New fire-resistant glazing panels for façades have been introduced in recent years. In fact, manufacturers have started to move away from traditional single and double glazing systems to create more modern and efficient panels. Moreover, the perpetual search for new aesthetic shapes for building facades is on the increase.
Given that the predominant material used in facades is glass, it is especially relevant to obtain a better understanding of how the new shapes of glass panel perform when subjected to fire.
This study compares the behaviour of vertical and inclined (15° from the vertical plane) fire-resistant glass panels when subjected to two kinds of fire: a fully developed fire in a furnace and a localized fire with wood cribs. The dimensions of the glazing system are 1m (w) x 1.5m (h). The tests have been sponsored by two manufacturers. The first tests took place in May 2017 at Efectis Nederland. Fire-resistant glass panels of 13mm (with a 3mm intumescent interlayer) were used. The tests on the second type of glass are scheduled for June 2017.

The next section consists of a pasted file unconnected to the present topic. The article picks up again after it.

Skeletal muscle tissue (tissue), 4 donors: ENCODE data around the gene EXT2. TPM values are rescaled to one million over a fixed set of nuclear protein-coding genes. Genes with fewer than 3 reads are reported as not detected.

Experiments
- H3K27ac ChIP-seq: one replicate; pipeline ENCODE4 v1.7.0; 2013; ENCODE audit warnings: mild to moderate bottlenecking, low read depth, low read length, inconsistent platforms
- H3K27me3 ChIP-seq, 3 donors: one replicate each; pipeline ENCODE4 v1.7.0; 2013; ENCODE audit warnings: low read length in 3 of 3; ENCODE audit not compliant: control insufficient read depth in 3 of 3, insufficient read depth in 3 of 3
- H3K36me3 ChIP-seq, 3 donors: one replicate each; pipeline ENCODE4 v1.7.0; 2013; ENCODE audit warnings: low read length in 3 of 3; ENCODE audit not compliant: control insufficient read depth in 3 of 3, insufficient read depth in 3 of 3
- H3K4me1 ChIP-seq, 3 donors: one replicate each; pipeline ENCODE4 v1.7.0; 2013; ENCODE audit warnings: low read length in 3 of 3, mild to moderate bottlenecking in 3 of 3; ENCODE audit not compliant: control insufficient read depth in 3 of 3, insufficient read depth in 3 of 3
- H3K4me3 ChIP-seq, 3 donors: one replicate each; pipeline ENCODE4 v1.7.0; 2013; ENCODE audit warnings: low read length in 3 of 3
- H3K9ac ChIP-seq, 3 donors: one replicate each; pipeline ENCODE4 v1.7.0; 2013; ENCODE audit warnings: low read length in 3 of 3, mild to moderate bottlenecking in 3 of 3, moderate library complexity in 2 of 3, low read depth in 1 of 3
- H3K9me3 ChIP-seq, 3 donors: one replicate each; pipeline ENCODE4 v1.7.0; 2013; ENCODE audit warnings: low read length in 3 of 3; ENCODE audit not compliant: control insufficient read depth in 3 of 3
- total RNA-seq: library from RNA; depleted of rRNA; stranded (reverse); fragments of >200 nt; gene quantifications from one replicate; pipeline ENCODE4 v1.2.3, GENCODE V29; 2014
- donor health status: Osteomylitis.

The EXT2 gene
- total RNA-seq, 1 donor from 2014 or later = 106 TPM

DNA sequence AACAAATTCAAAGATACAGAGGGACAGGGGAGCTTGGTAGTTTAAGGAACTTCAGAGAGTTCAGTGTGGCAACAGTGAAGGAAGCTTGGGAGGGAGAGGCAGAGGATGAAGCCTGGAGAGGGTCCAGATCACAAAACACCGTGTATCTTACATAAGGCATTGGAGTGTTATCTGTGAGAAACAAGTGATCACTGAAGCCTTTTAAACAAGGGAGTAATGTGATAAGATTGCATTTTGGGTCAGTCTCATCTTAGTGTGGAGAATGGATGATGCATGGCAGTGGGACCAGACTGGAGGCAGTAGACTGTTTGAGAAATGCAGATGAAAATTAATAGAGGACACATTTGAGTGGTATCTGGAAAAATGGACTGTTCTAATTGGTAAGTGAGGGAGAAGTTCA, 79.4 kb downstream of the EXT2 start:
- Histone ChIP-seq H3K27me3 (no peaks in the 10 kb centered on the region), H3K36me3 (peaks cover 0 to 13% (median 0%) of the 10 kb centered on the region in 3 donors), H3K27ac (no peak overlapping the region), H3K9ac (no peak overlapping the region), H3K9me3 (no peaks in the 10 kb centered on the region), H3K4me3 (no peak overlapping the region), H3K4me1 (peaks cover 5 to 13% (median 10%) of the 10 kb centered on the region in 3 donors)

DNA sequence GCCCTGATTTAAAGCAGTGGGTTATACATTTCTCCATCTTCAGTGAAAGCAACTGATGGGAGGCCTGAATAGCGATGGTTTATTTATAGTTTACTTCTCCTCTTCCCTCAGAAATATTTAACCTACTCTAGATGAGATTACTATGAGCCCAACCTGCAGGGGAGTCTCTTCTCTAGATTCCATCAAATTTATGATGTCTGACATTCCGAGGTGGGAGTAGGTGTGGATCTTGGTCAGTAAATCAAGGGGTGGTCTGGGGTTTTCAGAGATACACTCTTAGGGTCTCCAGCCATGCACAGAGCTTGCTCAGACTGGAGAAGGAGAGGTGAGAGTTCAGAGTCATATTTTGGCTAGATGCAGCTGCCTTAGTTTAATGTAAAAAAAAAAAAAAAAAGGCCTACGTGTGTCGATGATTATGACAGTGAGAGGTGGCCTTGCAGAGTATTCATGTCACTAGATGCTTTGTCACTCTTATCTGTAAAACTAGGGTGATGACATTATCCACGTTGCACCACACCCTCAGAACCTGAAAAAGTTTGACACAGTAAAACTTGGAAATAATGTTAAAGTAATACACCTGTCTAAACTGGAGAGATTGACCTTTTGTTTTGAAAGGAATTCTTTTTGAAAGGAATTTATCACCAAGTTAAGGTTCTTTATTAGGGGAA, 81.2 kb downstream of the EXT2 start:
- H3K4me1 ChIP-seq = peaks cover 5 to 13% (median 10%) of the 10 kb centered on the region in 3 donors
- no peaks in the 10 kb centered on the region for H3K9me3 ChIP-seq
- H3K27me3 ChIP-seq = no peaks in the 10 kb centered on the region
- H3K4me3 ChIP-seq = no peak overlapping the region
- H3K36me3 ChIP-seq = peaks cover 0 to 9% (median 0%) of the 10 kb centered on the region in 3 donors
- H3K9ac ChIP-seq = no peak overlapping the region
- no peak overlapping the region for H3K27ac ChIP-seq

The tests revealed major differences in terms of the surface temperatures recorded: the average surface temperatures are much higher for the inclined pane. This is due mainly to large hotspots in that pane during the test. In addition, the non-uniform distribution of the intumescent material observed for the inclined panel may raise questions about the influence of inclination. While the vertical panel reached EI15, the inclined panel failed the thermal insulation criterion (I) at six minutes. As the field of direct application of the European Standard allows a maximum angle of +/- 10° from the vertical plane, one might question its validity.
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